A War You Can Help Patients Win
The average American consumes approximately 60 percent of calories from sugar, flour and refined oils. A donut is a good example of a so-called "food" that represents these calorie sources.
Preaching to the Choir: How to Extend Our Reach Beyond the CAM Community
Professional conferences offer unique opportunities to network, be exposed to cutting-edge innovators, share your interests and work, and be inspired.
Healing Trauma: Cultivating Resilience and Presence Through Mindfulness, Part 1
All humans, by the very nature of being human, will experience moments of trauma and suffering. What, then, makes the difference in how the individual who experiences trauma, suffering, and spiritual loss reacts to such experiences?
Healing the Core: AWB Nepal Earthquake Relief Project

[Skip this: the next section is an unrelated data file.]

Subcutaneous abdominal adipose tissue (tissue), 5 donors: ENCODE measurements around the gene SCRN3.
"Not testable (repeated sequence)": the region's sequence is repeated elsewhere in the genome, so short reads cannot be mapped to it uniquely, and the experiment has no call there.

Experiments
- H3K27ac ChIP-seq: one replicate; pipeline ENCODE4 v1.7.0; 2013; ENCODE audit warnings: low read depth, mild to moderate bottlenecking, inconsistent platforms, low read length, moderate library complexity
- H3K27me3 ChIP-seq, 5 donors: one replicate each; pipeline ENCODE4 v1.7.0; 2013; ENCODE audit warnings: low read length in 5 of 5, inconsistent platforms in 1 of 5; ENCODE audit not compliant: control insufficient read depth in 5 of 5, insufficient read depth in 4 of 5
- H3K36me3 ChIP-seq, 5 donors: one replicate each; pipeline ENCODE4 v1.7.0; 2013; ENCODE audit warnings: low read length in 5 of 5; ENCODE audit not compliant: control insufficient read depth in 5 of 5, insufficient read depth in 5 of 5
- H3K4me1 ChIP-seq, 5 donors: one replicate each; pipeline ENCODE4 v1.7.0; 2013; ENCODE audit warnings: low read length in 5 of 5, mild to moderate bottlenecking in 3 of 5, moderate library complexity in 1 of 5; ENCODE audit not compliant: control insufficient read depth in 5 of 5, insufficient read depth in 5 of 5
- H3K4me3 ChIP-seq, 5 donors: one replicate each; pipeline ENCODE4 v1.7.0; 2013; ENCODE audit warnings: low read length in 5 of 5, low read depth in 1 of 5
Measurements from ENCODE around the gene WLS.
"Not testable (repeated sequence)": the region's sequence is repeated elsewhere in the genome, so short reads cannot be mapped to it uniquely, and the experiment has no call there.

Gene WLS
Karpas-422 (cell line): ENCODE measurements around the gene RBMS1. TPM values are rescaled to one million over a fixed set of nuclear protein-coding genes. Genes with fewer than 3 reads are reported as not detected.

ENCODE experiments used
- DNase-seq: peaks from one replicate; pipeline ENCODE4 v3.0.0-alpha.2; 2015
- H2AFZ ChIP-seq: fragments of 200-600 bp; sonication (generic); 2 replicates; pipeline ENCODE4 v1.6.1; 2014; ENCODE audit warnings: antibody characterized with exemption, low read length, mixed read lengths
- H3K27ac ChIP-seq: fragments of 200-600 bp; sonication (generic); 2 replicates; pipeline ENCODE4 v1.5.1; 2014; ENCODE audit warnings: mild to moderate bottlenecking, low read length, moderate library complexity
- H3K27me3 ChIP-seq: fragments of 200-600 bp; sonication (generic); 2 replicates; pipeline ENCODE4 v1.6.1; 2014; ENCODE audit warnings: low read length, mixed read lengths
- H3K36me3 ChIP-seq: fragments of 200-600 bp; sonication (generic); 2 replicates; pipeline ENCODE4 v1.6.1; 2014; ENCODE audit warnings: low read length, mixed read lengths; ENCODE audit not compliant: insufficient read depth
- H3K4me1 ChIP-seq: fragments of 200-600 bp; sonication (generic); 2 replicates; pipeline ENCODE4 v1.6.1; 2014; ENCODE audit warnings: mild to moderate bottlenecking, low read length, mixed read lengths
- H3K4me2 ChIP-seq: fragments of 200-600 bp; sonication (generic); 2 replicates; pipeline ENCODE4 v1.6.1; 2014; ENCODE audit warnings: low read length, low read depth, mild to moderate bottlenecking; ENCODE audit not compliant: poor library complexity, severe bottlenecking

With almost 9,000 people killed during the earthquakes in April and May, another 23,000 suffering injuries, hundreds of thousands left homeless when entire villages collapsed, and many sacred sites destroyed, no one in this country of approximately 28 million has been left untouched by the disaster.
Patient Retention Techniques
When talking about techniques to grow your business, we tend to focus on the "large" aspect of the patient base, that is, on strategies to attract new patients. However, it is important to remember that "loyal" is equally, if not more, important.
Aetna Updates 97140 Policy
In a development the Association of New Jersey Chiropractors is calling "a resounding victory for chiropractors nationwide," Aetna Insurance Company has updated its national reimbursement policy regarding 97140 (manual therapy), reaching an agreement two years after the association filed a declaratory judgment suit in federal court against the insurer.
What to do When Today Sucks
Have you ever had one of those days when nothing went the way it should have? The patient with migraines got worse instead of better from a treatment similar to one you've effectively used on him before.
ASA Ready to Impact Profession
The American Society of Acupuncturists (ASA) is a 501(c)6 (pending), not-for-profit collaboration among state based, acupuncturist professional associations.